Guest Post on Science and Christendom

Part of an ongoing conversation. A reader with the ghostly name of Apparition objected, at first reasonably, to my startling statement that a Christian civilization alone could create and sustain a scientific community.

The statement is startling because the default assumption of the Victorians was a fatuous egalitarianism which held that all races and nations could adopt Western forms, institutions, and habits of mind without adopting Western values or religion or habits of mind. To imply that science rests on a nonscientific cultural basis is particularly suspect. To say that differing cultures have different mindsets and skill sets is regarded as rude, if not anathema.

And the modern Left, forever trapped in the intellectual clime of the Victorians, cannot adjust themselves to the pessimistic lessons of the world after the Great War. Since the modern Left dominate the modern schools and intellectual class, even non-Leftists often pick up this assumption of cost-free egalitarianism unchallenged.

I made this remark in the belief that pragmatic reasons are always insufficient to sustain an institution; either it rests on a philosophical ground, or it becomes the servant of the secular powers that be, and loses its original mission. In this case, a scientific community requires a metaphysical belief in the potency of reason and the objectivity of reality, and this metaphysical belief, in turn, rests on a theological belief in a transcendent yet rational Supreme Being.

Andrew Brew pens a clearer answer than my own to defend the proposition. The words below are his:

A Reply to Apparatition

I would like to provide some answer to Apparation. It was I who imposed the restriction, to which he apparently mildly objects, on what counts as science.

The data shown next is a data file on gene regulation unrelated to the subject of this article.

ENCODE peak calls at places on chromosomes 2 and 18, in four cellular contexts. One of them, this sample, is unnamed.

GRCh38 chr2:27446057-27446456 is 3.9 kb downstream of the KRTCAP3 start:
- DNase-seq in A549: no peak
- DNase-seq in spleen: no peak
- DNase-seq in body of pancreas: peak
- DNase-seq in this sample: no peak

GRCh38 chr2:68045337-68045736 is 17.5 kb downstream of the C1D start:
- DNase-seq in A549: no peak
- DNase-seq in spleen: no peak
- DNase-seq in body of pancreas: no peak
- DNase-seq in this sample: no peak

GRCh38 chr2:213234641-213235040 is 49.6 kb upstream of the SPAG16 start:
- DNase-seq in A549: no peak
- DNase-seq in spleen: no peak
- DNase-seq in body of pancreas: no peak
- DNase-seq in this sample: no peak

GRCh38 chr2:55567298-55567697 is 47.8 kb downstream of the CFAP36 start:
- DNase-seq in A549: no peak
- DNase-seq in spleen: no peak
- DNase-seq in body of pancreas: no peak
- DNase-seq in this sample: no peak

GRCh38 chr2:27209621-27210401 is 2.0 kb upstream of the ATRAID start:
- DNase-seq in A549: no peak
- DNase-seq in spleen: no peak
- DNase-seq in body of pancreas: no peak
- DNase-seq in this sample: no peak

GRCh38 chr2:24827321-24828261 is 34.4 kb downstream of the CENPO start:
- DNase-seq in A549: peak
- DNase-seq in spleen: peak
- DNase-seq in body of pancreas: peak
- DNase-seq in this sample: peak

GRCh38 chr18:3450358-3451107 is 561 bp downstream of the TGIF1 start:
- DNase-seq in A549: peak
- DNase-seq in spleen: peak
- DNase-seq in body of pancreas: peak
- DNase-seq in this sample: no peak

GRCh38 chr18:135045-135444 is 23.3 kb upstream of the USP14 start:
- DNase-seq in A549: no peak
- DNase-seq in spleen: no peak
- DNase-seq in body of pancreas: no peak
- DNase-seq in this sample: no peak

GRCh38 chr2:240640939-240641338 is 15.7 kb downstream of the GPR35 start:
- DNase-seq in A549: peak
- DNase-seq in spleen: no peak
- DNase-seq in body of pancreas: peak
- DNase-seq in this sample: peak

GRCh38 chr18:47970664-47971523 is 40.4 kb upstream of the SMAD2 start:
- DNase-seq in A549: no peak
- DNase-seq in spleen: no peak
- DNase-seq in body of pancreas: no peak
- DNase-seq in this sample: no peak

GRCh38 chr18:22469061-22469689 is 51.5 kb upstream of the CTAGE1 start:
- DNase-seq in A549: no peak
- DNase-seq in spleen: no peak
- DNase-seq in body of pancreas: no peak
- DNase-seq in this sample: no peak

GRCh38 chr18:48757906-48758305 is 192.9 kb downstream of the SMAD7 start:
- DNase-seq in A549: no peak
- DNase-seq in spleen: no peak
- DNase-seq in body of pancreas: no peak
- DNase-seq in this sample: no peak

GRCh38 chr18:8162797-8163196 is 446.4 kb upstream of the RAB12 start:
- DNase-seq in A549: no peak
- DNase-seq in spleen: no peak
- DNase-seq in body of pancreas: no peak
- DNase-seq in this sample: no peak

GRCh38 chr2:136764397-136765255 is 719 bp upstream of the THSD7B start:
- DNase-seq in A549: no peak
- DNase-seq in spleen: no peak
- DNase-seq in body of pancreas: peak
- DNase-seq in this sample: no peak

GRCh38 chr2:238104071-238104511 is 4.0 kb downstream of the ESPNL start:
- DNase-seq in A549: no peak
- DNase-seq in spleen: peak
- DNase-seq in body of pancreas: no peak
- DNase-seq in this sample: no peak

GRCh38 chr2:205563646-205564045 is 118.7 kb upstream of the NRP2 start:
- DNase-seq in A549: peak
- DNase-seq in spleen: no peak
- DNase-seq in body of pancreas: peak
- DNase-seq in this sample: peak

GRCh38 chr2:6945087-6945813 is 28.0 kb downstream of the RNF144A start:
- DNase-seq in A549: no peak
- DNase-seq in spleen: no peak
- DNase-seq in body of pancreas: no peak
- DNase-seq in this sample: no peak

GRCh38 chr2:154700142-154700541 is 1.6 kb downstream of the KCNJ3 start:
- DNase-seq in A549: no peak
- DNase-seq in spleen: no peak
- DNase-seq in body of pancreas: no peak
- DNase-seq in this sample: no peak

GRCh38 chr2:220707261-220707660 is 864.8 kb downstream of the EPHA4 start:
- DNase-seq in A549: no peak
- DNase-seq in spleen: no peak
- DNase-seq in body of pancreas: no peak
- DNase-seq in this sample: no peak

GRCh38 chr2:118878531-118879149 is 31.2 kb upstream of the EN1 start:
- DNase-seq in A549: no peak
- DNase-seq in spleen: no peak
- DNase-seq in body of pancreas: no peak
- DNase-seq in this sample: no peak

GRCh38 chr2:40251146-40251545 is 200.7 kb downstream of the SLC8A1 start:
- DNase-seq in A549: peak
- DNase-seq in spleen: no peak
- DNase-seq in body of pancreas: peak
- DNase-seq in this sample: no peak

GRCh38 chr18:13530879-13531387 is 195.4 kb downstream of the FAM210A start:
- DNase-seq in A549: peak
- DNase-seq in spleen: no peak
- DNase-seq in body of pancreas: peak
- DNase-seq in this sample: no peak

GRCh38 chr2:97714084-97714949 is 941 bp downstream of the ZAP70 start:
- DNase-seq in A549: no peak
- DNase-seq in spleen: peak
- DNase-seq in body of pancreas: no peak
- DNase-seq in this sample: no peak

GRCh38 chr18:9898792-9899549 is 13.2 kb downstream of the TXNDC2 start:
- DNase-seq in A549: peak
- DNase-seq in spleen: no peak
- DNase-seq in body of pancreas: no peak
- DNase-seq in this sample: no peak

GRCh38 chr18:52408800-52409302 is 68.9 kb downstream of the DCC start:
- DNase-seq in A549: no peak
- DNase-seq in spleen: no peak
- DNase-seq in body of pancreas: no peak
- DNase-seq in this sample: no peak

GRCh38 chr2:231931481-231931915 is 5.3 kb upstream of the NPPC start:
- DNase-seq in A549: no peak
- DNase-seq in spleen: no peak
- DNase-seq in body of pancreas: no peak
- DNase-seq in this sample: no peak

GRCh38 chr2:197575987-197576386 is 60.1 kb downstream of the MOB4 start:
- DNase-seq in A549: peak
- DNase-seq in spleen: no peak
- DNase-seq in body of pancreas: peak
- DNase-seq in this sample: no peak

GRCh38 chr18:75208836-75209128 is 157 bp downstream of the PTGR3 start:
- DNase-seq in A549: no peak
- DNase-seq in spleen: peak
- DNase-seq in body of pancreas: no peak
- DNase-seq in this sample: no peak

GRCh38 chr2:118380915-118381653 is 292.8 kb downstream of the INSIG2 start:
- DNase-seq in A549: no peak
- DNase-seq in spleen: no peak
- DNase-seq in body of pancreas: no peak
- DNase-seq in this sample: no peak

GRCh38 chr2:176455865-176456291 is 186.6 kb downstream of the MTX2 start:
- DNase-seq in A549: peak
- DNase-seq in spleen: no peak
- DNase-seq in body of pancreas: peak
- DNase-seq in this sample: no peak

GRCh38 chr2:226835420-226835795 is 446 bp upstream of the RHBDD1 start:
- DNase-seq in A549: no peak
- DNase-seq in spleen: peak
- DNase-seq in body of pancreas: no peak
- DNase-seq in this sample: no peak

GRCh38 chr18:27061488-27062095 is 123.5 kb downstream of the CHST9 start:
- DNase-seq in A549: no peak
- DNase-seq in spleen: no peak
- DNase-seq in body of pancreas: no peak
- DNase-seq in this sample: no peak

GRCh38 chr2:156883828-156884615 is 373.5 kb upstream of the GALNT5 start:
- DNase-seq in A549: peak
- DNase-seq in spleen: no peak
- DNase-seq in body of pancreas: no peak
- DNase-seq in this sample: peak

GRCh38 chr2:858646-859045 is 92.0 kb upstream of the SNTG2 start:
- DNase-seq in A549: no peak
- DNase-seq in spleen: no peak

Specifically, I excluded engineering (and by extension technological achievements). I did so for two reasons. One was pre-emptive, since late moderns often confuse science and technology, and (for reasons I will get to below) when asked for examples of the success of he former, usually give examples of the latter. The other is simply that these things are not science, as intended by John’s original comment and by my support of it.

Science (what used to be called Natural Philosophy) is the disciplined intellectual process of gaining understanding of the physical universe and how it works. It does not include its own consequents (a science must exist as a science before it can be applied as an art – art aims at outcomes, science at understanding). So, no engineering, no matter how clever, or how dependent on pre-existing science, is itself science. Likewise, it excludes its antecendents – metaphysics, logic and mathematics. These are likewise not science in the sense used, although they can all be considered sciences in an older and broader sense.

In short, I do claim that “all science is Christian science”.

Historically, science emerged nowhere but in Christendom, for reasons that can be given. For science to occur it must be regarded both aspossible and as worthwhile Christian metaphysics and anthropology provides these prerequisites:
– A universe rationally ordered by God who is Himself both rational and truthful
– Human intellect that is to some degree reliable and capable (because it is made in the image of God) of grasping the physical, as well as the moral, laws of God’s creation
– A moral duty to perfect, as far as possible, our selves in conformity with God’s creation, including perfecting our understanding.